Microsoft’s February 2012 bulletins, totaling a number of nine, address 21 security holes that were identified in a few products, some of which may have allowed an attacker to remotely execute malicious code if certain circumstances were met.
Kaspersky Securelist experts reveal
that the vulnerabilities discovered in Internet Explorer and the .NET framework may allow hackers to launch drive-by attacks. A mass exploitation of these flaws may be delivered with the aid of exploit packs such as the infamous Blackhole toolkit.
A fairly important security hole was identified in the C runtime library, but fortunately the exploitable delivery vector is limited for Windows application. For this vulnerability to be exploited, an attacker would have to rely on social engineering to convince potential victims to execute a malicious media file, or visit a websites that stores it.
Furthermore, third-party apps statically linked to the library in question are not affected by the weakness and there are no known active exploits in the wild.
Other vulnerabilities were found in the Ancillary function driver. They could allow an attacker to elevate his own privileges by logging on to a system and using a specially designed piece of software, but for the flaw to be exploited, a hacker would have to possess valid logon credentials that give him local access.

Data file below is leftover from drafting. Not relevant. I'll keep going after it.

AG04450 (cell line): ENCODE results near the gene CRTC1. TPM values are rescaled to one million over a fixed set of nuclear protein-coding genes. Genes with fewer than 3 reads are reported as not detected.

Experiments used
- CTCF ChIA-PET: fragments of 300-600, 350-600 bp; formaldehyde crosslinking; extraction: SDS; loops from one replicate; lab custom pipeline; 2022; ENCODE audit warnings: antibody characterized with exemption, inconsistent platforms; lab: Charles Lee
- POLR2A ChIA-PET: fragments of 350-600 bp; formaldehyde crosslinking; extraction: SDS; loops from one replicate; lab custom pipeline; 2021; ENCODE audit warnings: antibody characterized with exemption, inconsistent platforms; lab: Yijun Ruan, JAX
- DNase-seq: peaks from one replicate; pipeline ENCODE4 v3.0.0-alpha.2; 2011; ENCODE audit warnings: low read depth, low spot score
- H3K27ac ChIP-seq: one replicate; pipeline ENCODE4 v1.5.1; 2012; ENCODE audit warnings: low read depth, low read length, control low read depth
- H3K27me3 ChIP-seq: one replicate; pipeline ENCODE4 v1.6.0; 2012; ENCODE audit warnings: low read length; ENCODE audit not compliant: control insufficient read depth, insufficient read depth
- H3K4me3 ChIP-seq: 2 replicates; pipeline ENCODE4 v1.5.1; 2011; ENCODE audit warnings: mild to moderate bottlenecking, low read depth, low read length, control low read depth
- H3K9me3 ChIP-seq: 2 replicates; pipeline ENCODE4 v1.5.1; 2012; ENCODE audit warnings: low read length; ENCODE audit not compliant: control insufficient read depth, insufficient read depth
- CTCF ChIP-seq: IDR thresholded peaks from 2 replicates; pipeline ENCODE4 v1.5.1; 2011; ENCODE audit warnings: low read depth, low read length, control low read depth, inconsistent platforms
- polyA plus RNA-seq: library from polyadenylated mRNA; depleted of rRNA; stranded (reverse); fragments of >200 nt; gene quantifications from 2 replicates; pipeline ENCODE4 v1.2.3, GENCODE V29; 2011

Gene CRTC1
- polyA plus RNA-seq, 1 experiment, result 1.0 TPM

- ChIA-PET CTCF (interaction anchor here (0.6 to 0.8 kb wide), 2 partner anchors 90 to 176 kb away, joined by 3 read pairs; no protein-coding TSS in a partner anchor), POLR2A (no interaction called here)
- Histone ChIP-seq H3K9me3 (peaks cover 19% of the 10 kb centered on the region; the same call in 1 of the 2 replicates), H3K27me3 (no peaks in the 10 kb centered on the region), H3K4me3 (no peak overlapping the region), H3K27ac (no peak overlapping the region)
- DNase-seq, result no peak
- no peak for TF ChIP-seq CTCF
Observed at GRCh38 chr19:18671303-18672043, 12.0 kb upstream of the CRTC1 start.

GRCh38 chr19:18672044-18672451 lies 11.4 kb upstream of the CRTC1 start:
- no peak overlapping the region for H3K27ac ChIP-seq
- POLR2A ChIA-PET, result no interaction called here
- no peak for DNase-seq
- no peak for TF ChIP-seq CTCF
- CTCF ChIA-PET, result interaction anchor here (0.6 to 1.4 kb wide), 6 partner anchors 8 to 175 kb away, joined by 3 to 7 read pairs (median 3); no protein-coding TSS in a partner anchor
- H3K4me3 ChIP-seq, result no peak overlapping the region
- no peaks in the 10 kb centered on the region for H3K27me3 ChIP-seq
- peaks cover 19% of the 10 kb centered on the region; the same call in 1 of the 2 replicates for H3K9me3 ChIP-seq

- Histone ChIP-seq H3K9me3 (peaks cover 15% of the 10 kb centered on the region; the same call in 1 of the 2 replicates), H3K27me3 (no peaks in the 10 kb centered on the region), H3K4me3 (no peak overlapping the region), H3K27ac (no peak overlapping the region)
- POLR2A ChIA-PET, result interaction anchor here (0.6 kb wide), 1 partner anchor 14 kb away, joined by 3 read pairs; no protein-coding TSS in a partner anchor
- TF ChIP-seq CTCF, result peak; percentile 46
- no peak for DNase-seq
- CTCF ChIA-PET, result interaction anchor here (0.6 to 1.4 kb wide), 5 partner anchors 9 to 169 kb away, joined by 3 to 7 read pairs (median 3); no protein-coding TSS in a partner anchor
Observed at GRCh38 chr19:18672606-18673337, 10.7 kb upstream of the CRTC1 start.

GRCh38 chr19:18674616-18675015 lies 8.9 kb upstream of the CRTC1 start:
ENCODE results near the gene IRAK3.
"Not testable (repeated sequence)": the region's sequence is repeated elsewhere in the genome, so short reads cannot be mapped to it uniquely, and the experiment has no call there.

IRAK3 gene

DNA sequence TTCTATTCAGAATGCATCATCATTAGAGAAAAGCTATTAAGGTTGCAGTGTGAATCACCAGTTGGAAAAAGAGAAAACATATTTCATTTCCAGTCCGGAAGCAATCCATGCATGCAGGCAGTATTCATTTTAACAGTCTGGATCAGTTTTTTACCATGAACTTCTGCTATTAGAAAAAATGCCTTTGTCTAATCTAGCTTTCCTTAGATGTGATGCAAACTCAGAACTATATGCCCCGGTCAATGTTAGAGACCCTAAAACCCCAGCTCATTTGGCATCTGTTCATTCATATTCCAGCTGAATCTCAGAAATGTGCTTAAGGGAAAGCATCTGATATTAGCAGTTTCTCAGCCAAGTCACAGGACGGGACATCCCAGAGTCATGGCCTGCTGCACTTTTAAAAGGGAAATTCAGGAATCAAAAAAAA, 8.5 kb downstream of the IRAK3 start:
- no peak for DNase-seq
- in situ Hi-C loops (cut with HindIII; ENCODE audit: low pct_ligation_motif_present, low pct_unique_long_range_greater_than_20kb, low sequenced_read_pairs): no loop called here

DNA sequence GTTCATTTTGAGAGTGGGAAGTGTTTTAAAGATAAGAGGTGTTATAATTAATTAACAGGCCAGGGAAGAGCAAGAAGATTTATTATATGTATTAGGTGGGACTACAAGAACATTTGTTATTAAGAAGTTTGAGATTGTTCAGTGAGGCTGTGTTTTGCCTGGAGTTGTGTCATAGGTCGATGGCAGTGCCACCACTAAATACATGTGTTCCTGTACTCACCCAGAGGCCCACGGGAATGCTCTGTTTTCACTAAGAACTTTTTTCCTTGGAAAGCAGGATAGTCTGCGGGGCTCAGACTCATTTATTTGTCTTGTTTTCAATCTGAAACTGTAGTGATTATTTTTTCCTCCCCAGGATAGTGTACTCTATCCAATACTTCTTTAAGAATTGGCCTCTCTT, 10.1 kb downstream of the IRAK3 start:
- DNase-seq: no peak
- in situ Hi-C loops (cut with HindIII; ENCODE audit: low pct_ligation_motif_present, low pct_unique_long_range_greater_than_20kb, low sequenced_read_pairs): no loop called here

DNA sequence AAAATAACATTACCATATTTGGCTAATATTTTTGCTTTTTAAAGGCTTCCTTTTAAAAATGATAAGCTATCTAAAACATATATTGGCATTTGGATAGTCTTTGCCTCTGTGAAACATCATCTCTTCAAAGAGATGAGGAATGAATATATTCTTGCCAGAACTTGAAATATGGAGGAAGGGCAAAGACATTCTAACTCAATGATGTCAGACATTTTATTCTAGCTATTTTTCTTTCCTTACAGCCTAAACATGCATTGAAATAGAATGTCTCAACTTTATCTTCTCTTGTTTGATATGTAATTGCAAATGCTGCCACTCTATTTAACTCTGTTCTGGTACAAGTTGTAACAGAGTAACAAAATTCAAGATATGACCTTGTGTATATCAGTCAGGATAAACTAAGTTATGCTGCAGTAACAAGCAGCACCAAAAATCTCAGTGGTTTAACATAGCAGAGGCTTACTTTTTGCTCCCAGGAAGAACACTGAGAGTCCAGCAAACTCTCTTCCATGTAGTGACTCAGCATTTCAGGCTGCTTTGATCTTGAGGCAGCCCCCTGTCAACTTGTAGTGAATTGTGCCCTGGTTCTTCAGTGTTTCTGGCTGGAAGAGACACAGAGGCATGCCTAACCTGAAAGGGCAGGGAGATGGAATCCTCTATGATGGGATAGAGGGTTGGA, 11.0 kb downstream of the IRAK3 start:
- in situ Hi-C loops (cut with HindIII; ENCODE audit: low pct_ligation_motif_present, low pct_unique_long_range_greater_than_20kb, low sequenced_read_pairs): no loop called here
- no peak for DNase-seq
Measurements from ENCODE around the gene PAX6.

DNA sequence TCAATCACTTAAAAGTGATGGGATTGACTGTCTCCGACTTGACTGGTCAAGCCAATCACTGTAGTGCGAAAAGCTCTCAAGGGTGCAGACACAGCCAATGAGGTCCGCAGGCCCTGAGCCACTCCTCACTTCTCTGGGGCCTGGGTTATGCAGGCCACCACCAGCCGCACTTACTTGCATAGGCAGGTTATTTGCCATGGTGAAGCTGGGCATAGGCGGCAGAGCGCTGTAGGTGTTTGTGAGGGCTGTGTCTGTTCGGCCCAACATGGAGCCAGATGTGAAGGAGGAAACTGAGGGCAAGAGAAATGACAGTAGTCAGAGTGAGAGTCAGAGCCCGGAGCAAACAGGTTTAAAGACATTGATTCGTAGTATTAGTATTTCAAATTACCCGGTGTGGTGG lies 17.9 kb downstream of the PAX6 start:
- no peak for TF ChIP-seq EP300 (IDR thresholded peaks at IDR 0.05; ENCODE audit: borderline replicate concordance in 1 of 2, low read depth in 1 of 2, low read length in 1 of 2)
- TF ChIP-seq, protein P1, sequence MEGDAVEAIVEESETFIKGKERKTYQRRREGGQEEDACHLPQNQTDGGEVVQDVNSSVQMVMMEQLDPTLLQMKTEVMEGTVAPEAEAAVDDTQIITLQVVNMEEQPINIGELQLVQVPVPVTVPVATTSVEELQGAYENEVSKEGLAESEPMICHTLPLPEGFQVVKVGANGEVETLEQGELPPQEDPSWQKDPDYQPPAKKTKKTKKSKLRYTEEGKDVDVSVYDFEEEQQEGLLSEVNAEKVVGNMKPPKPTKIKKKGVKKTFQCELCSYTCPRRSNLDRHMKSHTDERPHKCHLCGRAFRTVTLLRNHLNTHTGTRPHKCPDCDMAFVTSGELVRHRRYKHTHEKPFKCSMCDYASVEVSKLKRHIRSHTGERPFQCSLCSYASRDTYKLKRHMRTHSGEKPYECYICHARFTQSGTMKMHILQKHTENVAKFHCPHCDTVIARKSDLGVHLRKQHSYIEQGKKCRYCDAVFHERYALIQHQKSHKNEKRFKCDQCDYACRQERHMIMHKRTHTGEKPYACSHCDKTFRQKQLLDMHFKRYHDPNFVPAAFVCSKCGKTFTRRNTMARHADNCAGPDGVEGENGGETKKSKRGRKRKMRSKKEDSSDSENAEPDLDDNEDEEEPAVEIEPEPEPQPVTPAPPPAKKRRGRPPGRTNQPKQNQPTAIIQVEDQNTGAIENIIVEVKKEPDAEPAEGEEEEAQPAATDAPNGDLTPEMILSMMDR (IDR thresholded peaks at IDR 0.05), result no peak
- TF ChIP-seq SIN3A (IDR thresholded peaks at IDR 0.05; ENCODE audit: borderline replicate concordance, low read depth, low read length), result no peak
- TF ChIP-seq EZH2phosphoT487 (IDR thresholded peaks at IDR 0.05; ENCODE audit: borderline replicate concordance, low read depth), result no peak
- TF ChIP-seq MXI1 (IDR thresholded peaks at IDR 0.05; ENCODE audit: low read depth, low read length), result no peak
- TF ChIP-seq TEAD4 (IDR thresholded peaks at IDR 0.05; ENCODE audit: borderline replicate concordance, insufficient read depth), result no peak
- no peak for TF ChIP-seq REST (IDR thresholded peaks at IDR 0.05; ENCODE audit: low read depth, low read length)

Privileges can also be elevated by using a weakness discovered in Microsoft SharePoint, a specially crafted URL allowing an attacker to steal information by leveraging this flaw.
Remote code execution vulnerabilities were also identified in the Indeo Codec, the Color Control Panel, and in Visio Viewer 2010.
Microsoft customers are advised to immediately update their products to make sure they’re protected against potentially malicious operations, especially since security experts say that mass exploitations rarely target 0-days, but instead they rely on older unpatched vulnerabilities.